Airline Mergers Push Fares Higher
DAVID GREENE, HOST:
NPR's business news begins with some sky-high prices.
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GREENE: If you travel, you might have noticed airfares are going up sharply in many markets - and the reason is mergers. This could be just the beginning. Prices may keep rising if government regulators approve another merger between American Airlines and U.S. Airways.
To talk more about this, we reached Scott McCartney. He writes an airline's column for "The Wall Street Journal."
Scott, thanks for coming on the program.
SCOTT MCCARTNEY: Good to be with you, David.
GREENE: OK. So we are talking about, you know, specific routes. And I was struck, in your article, I mean you said some routes, one airline could dominate 98 percent of a route that when American and U.S. Air come together, if they do indeed merge.
MCCARTNEY: Yeah. No, that's right. And some of these are very large routes. Today, American has about 44 percent of the traffic between Miami and Philadelphia. U.S. Air has about 54 percent. Put them together and you get the 98 percent.
GREENE: Well, just so people can start thinking about their own vacation plans, what are some other routes that stand out as places where we might see some very noticeable hikes?
MCCARTNEY: Dallas-Phoenix, Dallas-San Jose, Charlotte to Dallas, Baltimore to Miami. Places where those carriers have significant presence, they're going to have a near monopoly. And as travelers are hungry for cheap fares, it may be tough to find. They may have to try alternate airlines, alternate airports, making connections, things like that. There are still things you can do but it's going to get very much tougher.
GREENE: And we got a clear sense for the effect of this, when United and Continental merged. I mean we saw a lot of increases.
MCCARTNEY: Yeah. So I looked over the past three years, United by itself increased its average domestic prices about 16 percent. But on routes where it used to compete with Continental and now they obviously no longer compete, we saw a huge increases - 65 percent and 58 percent between New York and Los Angeles, Chicago and Houston, really busy routes that saw quite dramatic increases that were far above what the airline did across the system on an average basis.
GREENE: And weren't the younger more nimble airlines, like Southwest and Spirit, weren't they supposed to be able to get into some of these markets and create some competition?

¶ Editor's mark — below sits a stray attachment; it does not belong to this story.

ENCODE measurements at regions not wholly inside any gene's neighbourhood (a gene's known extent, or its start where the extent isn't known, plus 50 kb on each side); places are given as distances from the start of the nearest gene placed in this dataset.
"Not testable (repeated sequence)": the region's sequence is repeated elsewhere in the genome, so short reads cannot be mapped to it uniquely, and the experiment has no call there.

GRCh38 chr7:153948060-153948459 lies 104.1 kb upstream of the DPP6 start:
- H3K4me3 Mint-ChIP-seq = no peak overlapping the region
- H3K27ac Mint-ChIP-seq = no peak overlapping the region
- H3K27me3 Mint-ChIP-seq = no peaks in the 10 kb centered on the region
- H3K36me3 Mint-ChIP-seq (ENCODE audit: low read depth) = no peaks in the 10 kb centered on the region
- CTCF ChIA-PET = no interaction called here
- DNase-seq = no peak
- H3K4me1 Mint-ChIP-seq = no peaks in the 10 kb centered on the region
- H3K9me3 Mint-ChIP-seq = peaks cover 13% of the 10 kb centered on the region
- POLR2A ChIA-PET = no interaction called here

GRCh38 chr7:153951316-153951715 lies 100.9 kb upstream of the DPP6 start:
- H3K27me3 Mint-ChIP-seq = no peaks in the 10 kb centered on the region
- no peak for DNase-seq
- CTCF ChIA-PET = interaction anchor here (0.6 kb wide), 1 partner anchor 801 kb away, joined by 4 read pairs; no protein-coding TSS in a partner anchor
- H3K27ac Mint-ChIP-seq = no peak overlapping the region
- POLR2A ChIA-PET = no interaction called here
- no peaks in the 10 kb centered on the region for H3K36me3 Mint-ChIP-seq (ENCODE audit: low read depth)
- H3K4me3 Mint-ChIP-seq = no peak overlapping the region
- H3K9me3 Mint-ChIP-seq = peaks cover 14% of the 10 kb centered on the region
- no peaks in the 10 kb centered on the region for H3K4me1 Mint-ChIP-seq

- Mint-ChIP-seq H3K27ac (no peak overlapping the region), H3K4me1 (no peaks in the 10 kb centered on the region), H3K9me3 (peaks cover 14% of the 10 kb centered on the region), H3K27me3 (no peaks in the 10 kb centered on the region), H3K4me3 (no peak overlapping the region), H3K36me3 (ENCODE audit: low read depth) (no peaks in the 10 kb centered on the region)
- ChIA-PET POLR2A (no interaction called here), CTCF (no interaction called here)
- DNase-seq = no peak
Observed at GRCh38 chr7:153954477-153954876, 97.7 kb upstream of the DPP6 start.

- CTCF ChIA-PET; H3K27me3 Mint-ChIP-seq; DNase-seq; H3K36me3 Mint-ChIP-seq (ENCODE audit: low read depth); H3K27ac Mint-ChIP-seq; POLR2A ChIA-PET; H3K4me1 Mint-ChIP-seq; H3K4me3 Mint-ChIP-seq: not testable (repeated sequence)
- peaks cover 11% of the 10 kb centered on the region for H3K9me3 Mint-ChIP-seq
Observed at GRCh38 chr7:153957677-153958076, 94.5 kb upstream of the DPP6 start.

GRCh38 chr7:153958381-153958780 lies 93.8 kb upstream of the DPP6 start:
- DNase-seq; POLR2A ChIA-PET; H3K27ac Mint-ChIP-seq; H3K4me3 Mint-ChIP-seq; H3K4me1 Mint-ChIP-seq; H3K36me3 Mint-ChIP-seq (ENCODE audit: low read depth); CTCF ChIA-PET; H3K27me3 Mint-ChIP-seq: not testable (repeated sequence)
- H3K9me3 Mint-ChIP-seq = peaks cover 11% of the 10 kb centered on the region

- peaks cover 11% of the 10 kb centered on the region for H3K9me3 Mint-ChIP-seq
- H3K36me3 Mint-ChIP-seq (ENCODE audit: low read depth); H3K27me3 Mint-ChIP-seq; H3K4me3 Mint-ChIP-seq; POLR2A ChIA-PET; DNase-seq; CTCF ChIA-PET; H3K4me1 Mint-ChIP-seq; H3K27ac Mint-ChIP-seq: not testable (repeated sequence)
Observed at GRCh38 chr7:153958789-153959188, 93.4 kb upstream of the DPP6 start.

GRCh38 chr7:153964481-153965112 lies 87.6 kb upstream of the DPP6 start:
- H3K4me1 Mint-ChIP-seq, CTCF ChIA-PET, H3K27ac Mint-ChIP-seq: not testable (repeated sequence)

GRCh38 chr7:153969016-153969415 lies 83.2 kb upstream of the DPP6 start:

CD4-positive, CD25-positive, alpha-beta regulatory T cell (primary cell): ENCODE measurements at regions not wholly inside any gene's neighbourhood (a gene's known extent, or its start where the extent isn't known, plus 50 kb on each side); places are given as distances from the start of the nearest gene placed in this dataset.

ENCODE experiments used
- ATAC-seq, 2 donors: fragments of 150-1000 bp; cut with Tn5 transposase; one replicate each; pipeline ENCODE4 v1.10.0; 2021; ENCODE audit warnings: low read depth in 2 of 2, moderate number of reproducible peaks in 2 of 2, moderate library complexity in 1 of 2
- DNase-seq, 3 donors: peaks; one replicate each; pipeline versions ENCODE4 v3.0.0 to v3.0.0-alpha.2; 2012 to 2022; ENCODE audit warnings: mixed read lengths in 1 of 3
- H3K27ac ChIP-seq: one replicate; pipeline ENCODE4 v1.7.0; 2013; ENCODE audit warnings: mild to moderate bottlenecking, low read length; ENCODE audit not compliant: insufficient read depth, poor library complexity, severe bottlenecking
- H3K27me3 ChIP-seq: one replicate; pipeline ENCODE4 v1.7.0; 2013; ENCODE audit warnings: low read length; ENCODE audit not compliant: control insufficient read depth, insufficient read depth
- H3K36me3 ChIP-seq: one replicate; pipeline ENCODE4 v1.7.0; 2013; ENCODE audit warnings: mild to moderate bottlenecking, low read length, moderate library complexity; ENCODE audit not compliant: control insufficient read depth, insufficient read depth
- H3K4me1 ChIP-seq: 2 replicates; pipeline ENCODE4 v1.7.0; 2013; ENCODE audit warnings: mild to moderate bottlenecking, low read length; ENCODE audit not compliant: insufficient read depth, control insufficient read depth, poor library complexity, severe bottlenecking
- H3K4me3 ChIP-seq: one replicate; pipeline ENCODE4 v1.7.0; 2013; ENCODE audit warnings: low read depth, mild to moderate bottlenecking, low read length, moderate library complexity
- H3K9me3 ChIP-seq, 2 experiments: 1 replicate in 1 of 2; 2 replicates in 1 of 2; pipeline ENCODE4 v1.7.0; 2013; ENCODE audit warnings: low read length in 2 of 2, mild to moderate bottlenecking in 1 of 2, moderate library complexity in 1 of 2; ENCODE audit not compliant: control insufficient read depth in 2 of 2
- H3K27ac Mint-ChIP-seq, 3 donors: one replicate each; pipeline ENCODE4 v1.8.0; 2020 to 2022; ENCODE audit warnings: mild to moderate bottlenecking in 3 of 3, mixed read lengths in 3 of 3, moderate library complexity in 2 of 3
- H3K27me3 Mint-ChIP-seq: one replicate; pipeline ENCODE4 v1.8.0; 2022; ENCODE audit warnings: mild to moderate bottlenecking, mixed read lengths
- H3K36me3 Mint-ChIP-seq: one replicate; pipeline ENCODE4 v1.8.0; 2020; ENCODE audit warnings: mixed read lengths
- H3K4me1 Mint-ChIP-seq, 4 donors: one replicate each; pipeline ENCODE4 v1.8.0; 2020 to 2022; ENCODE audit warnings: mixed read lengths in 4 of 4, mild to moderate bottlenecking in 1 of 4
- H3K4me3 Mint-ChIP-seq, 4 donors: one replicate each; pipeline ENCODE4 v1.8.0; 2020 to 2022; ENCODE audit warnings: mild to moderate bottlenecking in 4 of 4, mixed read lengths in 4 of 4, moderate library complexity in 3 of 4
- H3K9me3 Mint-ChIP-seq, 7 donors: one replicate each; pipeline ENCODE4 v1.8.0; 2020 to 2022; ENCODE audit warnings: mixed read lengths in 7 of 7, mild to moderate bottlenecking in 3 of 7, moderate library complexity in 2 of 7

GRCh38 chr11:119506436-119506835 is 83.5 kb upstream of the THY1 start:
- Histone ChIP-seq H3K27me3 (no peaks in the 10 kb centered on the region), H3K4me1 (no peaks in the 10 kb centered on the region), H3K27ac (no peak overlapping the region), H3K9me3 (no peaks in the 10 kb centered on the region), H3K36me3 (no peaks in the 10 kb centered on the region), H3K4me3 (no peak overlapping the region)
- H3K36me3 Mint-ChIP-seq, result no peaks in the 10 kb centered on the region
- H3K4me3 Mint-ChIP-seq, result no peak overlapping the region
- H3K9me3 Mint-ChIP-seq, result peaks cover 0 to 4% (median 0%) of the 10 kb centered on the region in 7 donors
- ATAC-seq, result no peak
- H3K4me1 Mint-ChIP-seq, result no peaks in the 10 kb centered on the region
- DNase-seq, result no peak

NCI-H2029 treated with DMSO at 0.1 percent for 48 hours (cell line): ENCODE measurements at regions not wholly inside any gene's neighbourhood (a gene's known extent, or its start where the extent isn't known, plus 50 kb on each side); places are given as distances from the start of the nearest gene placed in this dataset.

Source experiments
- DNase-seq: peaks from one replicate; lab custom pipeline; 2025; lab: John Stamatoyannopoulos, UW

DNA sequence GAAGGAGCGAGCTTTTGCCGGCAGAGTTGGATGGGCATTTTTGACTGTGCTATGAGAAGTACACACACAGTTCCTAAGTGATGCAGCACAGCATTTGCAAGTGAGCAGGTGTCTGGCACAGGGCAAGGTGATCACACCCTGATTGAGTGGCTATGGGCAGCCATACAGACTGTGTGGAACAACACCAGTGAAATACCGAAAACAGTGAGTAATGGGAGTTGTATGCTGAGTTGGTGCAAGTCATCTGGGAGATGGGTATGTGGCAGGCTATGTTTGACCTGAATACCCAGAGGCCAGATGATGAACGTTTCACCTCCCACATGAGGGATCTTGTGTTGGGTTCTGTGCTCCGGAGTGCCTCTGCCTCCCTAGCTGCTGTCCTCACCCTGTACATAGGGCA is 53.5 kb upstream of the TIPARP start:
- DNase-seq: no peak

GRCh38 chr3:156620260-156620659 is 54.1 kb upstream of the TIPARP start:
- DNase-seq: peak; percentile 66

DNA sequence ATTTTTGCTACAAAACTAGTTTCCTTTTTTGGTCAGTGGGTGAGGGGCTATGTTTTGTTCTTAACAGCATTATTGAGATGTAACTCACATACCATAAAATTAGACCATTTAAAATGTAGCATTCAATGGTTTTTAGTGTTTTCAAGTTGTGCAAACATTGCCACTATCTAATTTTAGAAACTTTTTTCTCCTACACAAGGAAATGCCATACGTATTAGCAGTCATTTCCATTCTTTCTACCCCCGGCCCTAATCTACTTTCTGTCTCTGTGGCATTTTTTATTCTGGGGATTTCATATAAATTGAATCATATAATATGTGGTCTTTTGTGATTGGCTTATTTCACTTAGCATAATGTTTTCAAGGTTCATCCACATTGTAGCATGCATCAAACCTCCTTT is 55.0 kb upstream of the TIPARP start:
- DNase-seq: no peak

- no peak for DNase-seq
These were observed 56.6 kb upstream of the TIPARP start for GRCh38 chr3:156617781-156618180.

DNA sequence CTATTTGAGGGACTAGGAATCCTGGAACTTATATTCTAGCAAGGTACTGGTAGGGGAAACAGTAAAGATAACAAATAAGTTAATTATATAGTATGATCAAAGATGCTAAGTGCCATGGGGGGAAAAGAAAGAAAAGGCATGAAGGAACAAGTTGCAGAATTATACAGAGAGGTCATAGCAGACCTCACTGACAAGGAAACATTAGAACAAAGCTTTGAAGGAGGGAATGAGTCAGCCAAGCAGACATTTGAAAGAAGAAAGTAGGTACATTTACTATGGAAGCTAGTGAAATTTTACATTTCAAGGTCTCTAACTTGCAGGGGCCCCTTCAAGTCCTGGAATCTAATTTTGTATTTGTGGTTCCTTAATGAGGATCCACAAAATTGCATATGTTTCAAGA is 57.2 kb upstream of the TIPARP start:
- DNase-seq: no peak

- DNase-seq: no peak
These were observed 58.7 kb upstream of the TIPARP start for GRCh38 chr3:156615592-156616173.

MCCARTNEY: Well, they are. Between Philadelphia and Dallas, for example, that a route that will become a monopoly for U.S. Airways and American. Spirit just now entered the route.
MCCARTNEY: Spirit says, you know, prices were high on that route already and that's what attracted them. Southwest used to be sort of afraid of going into other airlines' dominate hubs, but now they're going into Philadelphia, Charlotte, Minneapolis, major hubs that network carriers dominate. Southwest, over the last three years, has had the largest price increase on an average basis of any airline, so they have had to raise their prices considerably and don't always provide the kind of low-fare alternatives that they used to.
GREENE: And Scott, but we just ask you. If we are going to see, or there's the expectation that fares are going to go up dramatically, is that something that the antitrust folks might consider when they're thinking about approving a big deal like U.S. Airways and American?
MCCARTNEY: Oh, I think it's definitely a consideration. But you have to look at the whole totality of the market. Can American and U.S. Airways compete separately against the large airlines that you've already created at United and Delta? Or do they need this merger to be able to stay competitive? In a lot of ways, creating a stronger third competitor could provide more competition into United and Delta and hold a check on fares. Overall, it doesn't necessarily mean fierce have to go, but it certainly, in particular markets, gives the airline's ability to really raise prices in what are very heavily traveled busy routes between big cities.
GREENE: Scott McCartney writes the Middle Seat column for The Wall Street Journal. Scott, thanks so much for joining us.
MCCARTNEY: Good to be with you. Transcript provided by NPR, Copyright NPR.